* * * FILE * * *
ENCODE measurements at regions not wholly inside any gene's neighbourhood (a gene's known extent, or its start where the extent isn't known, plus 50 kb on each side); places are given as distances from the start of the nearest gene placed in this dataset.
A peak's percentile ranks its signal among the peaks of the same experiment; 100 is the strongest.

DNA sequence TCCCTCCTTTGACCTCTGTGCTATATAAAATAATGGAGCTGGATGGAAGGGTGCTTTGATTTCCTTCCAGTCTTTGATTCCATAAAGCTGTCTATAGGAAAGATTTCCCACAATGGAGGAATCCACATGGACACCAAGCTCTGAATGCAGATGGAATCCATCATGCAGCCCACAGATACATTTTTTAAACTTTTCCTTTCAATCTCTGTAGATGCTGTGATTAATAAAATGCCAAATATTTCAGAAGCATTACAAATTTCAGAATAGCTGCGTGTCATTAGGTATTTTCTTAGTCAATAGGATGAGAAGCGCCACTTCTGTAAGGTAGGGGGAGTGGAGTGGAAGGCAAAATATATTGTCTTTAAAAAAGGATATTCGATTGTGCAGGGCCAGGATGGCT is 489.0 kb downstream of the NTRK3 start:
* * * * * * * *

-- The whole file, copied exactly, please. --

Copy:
ENCODE measurements at regions not wholly inside any gene's neighbourhood (a gene's known extent, or its start where the extent isn't known, plus 50 kb on each side); places are given as distances from the start of the nearest gene placed in this dataset.
A peak's percentile ranks its signal among the peaks of the same experiment; 100 is the strongest.

DNA sequence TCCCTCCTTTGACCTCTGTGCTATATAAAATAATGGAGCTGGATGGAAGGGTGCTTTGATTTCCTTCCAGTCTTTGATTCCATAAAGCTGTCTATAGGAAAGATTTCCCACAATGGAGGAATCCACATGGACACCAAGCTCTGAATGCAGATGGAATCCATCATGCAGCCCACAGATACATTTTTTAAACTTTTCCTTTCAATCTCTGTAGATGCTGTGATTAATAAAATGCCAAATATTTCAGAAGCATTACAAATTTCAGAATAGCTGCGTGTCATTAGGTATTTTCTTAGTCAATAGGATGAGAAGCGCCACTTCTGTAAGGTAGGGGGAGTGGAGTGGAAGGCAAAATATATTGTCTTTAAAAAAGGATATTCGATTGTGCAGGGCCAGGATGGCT is 489.0 kb downstream of the NTRK3 start: